Activists and experts from around the globe have gathered at Bali, Indonesia, for the 2016 International Conference on Family Planning. It’s an opportunity to take stock of goals that have been met with, and for countries to evaluate how to boost workforces and tweak their approaches toward achieving the new Sustainable Development Goals.
India has a lot to feel proud about. Phase 1 results from the National Family Health Survey-4 for 2015-16 that covered 13 States and two Union Territories show that total fertility rates or the average number of children per woman have dropped considerably, ranging from 1.2 in Sikkim to 3.4 in Bihar.
All the states in the first phase, barring Bihar, Madhya Pradesh and Meghalaya have either achieved or maintained replacement level of fertility and this is a major achievement in the past decade. All have rates below 51 deaths per 1,000 live births, although there is considerable variation among the states.
However, there is plenty to be done when it comes to how we approach family planning at the policy level. On this count, India lags behind countries like Sri Lanka and Bangladesh despite being the first country, globally, to have a government-backed family planning program.
India still reports the highest unmet need for contraception worldwide at 21%. In Bihar it is 31% among women between 15-19 years and 33% between 20-24 years. Maternal and neo-natal mortality is five times higher among girls who conceive before they hit the age of 20. They are also more likely to experience spontaneous abortions, infections and anemia.
This is largely because on the ground the emphasis on female sterilization remains high. According to UN data, in India, over 37% of women between 15-49 years use sterilization as a method of contraception. Only 3.1% use a pill and 5.2% rely on condoms.
“The rights perspective on family planning is missing at the policy level and it is high time that this changed”, says Dr Pranita Acharya, Gender, Poverty and HIV/AIDS specialist at the International Centre of Research on Women. “It is the right of couples to decide when and how many children to have. This is only briefly touched upon at the policy level and forgotten on the ground”.
Other contraceptive choices require counseling and careful monitoring – an investment that most states find burdensome. Sterilization, on the other hand, is a one-time, “gunshot” intervention. The result is that many women have been sterilized even before they need it.
Bridging the gap between the two genders in family planning matters is key believes Sushma Shende, Program Director, Maternal and Newborn Health, at SNEHA, a Mumbai-based non profit that works in urban slum communities.
“Considering the socio-economic set-up of the areas in which we work, it is difficult for women to take decisions with respect to FP”, says Shende. “Her husband and mother-in-law play an important role in decisions regarding child bearing and family planning. Moreover, the pressures of bearing and rearing the child is considered to be the responsibility of women so increased awareness amongst the men will make them more supportive and help address misconceptions or fear”.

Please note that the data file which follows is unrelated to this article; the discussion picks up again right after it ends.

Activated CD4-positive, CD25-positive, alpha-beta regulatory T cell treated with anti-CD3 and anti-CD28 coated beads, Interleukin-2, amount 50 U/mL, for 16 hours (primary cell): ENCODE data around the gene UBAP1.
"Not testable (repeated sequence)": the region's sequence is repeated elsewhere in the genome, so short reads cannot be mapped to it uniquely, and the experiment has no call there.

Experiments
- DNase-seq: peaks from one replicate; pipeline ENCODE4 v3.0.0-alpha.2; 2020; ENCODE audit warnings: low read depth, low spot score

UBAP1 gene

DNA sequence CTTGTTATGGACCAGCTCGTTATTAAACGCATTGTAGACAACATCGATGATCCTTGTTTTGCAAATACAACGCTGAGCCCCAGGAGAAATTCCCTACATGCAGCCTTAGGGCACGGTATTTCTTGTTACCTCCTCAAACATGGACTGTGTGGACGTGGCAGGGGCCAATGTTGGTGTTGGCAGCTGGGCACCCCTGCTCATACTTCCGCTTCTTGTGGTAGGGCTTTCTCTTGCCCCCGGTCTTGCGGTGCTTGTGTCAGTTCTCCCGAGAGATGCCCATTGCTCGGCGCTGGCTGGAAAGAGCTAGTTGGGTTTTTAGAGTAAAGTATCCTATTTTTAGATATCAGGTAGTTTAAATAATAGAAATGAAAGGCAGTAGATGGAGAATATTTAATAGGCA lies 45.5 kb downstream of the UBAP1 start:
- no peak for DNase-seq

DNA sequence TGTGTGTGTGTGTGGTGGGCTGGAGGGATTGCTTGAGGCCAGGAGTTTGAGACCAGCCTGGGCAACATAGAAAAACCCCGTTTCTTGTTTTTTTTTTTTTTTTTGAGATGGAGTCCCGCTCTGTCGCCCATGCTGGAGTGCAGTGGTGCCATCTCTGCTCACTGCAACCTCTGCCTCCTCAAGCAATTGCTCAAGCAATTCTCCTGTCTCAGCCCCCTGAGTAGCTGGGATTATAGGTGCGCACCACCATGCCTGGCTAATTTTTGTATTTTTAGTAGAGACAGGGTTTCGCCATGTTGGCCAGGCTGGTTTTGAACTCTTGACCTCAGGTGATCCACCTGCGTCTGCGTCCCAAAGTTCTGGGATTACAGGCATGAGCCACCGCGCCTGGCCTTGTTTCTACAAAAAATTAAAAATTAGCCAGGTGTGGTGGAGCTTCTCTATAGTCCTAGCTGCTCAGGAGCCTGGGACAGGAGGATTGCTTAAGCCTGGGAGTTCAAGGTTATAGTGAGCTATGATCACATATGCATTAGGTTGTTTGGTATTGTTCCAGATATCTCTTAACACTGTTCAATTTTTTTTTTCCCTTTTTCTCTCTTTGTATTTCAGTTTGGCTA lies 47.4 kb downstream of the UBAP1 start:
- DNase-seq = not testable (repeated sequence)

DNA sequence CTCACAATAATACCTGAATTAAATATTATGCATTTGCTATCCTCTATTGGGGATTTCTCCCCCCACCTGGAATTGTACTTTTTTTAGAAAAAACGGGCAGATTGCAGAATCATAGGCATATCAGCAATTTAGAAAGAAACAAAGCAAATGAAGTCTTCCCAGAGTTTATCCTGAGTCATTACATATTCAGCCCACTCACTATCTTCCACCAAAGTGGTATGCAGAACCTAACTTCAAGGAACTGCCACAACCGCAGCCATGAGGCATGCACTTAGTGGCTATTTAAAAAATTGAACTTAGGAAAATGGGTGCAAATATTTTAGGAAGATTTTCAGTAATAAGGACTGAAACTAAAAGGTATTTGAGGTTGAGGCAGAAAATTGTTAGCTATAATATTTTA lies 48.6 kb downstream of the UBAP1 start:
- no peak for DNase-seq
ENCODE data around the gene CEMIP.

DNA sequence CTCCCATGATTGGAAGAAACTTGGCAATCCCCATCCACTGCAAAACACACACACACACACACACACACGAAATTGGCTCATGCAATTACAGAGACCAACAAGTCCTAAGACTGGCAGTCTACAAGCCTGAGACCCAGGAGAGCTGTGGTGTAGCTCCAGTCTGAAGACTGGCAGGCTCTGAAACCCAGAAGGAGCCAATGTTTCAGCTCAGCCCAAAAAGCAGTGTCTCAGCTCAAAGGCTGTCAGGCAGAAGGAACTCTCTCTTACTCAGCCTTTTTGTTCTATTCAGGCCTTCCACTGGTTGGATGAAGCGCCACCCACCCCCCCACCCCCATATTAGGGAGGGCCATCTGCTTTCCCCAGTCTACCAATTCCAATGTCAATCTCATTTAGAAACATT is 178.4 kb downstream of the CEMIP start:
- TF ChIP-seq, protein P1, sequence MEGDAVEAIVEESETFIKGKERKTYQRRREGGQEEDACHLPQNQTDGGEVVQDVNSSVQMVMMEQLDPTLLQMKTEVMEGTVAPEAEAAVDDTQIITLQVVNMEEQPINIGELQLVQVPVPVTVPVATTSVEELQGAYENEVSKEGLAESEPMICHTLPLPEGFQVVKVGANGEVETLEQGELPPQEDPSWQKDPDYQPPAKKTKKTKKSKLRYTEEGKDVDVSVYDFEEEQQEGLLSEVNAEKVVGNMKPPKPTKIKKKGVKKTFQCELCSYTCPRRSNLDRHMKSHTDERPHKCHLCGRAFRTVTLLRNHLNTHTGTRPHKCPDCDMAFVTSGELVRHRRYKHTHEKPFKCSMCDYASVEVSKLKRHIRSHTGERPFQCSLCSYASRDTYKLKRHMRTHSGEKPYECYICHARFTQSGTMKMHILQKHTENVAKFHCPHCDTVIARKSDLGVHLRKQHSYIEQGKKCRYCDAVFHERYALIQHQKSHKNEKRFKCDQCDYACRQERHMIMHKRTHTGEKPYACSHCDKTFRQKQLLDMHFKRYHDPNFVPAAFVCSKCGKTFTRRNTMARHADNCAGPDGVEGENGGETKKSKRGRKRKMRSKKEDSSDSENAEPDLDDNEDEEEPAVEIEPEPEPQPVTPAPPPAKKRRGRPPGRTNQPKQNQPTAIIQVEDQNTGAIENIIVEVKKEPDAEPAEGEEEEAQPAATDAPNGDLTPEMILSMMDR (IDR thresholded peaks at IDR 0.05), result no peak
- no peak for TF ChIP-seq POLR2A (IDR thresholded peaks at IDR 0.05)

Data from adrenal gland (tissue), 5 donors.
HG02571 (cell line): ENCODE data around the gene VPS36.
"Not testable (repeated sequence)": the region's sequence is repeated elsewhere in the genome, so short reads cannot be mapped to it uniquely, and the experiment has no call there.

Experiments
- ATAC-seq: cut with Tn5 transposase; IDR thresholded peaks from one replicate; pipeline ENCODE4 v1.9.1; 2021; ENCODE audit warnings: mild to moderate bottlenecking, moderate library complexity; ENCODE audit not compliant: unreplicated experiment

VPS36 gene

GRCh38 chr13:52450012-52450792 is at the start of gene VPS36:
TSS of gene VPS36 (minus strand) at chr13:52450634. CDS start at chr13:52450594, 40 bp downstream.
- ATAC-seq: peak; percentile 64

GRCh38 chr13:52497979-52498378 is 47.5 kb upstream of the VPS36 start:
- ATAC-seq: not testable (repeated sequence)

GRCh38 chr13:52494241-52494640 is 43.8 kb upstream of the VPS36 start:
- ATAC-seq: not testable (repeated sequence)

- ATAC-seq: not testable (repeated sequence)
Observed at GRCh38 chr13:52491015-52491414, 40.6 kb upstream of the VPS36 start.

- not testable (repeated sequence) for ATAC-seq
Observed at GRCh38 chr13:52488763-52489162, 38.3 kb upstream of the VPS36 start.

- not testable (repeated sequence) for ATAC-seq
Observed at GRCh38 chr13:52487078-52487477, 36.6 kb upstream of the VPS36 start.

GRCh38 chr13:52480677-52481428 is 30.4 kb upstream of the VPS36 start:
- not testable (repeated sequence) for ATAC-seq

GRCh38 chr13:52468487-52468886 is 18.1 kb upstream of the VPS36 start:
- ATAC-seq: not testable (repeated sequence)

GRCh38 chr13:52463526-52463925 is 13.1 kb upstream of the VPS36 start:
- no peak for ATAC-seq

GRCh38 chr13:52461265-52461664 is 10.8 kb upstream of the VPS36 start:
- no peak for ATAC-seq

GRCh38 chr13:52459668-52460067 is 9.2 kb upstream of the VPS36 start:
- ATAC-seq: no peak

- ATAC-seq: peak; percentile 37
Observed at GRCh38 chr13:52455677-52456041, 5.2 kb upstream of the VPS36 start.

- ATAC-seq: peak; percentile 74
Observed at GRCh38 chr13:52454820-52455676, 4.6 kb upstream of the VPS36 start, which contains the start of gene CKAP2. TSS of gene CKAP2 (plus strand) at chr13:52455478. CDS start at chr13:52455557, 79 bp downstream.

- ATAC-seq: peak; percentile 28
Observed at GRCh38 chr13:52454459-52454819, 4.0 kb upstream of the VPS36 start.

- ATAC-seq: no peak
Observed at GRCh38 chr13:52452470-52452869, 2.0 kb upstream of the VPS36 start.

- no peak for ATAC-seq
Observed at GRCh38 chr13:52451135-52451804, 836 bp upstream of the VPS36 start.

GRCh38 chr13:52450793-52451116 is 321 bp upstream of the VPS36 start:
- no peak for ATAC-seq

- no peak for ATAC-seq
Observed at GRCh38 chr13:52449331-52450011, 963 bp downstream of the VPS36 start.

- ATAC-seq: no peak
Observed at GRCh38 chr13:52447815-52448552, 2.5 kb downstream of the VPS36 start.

There is also a near complete lack of awareness when it comes to contraceptive choices among married adolescent girls and newly married couples. Filling this gap is critical given that India accounts for 19% of maternal deaths, worldwide. Educating newly married couples about various contraceptive methods could help prevent many more such deaths.
Challenges top health ministry officials said they are addressing by offering a wider choice of contraceptives, improving service delivery and taking these services to the doorstep of those who need it. Speaking at the India Caucus held on the eve of the 2016 International Conference on Family Planning, C.K Mishra, Mission Director, National Rural Health Mission said that the goal ahead was “to ensure no woman should be left behind and no partner should be left behind”.
Admitting that the focus on female sterilisation was troubling, Mishra said there was now greater emphasis on expanding the basket of contraceptive choices to include injectables, Centchroman, a non-steroidal agent and POPs or progesterone only pills. Centchroman, marketed as Saheli, is a potent non-steroidal non-hormonal birth control method, is a once-a-week oral contraceptive that acts on the hormones produced in the body, especially progesterone. POPs thicken the mucus in the cervix, stopping the sperm from reaching the egg.
Attractive packaging for contraceptives, a sharper FP communication campaign and mobilising local health workers is also being looked at to add momentum to India’s family planning program.